This is from Brad Modesitt, owner of Mountain Whitewater Descents. I wanted to clear some things up. I was sitting right next to Jason as he fell into the smiling hole on the sixth run. Another trainee also fell into the hole, but she flushed out quickly.
Jason and I had already done a trip down Gates of Lodore in March and a trip down Westwater in April. He already had classroom training on how to get out of a hole and he had read the Complete Whitewater Rafter by Jeff Bennett.
Jason was wearing polypro top and bottoms, 3mm wetsuit, NRS booties, kayak splash jacket, Protec kayak helmet, and class V PFD. He had accumulated 30 hours of river time.
Jason stayed in the hole for approximately ten seconds. When he flushed and surfaced, he was face down. A 3rd year guide and Rescue 3 Swiftwater Technician, swam out approximately ten yards, flipped Jason over and swam him to shore. I met them as he reached shore and the two of us and one other carried him up the bank. He was not breathing and had no pulse. Rescue Breaths and CPR were started immediately. The time from him going into the hole and the start of CPR was approximately one minute. Within another minute, a car on the Interstate using OnStar was notified of the incident. We had people running either direction to use the highway call boxes and on the other side of the river a passing train was waved down. Paramedics were on scene quickly from Glenwood Springs. We performed CPR continuously until the Paramedics arrived, and they continued to the hospital.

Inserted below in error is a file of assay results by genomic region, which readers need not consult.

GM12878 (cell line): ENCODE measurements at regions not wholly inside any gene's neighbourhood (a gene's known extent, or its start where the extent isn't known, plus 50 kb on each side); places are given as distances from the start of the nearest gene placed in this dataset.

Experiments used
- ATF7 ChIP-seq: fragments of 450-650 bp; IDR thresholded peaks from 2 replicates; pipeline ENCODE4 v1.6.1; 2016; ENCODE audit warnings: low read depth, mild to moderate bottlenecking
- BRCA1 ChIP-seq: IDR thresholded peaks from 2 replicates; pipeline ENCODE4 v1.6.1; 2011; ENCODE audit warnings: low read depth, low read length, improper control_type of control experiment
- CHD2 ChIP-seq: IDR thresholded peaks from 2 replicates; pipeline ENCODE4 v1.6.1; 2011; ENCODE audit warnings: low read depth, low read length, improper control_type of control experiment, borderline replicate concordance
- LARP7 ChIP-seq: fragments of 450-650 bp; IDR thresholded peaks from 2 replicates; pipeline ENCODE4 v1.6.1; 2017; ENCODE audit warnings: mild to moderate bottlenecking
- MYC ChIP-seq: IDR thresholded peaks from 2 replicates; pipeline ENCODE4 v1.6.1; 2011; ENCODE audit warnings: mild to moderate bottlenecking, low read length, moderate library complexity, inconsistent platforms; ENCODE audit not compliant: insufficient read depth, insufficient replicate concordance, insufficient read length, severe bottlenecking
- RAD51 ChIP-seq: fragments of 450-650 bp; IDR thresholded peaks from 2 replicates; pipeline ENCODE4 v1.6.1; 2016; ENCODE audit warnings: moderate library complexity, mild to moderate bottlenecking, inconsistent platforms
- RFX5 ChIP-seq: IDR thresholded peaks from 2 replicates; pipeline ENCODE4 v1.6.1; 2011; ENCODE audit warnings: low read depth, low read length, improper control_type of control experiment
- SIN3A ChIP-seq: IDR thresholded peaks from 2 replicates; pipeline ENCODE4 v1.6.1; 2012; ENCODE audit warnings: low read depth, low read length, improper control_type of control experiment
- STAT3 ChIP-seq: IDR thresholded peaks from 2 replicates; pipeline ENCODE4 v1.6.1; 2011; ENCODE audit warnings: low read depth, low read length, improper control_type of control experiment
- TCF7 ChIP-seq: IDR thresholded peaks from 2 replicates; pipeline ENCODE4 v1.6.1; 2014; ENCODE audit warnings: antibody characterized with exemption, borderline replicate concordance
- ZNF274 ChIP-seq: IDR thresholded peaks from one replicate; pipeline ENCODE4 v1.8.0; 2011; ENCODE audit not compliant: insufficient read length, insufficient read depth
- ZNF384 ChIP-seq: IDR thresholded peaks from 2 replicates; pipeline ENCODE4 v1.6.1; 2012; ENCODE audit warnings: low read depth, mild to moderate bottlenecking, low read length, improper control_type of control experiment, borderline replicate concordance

We had first aid kits with CPR masks in pelican cases in all 3 rafts and a large EMT trauma kit in the shuttle bus. Another guide of 6 years, did have to use his river knife to cut the strap off holding his pelican case to the thwart. The strap was a little tangled and it was just faster to slice it. We had already started CPR, but the third guide was bringing a backup first aid kit because he was unclear about what was happening other than CPR being performed.
I have been a guide for 13 years now and accumulated 16,000 river miles. I have been trained in EMT, OEC, and WFR. I was a Beaver Creek Ski Patroller during the 99-00 season. I have current basic 1st aid and CPR instructor cards. In the last 6 years I have certified people in CPR over 125 times. I was trained in Swiftwater Rescue by Les Bechtel.
It is my understanding that the preliminary Coroner report is asphyxia, (drowning) with no evidence of trauma or broken bones, and a negative toxicology screen.
Why this happened we may never know.
Our hearts and thoughts have been with Jason's wife and daughter and the rest of his family.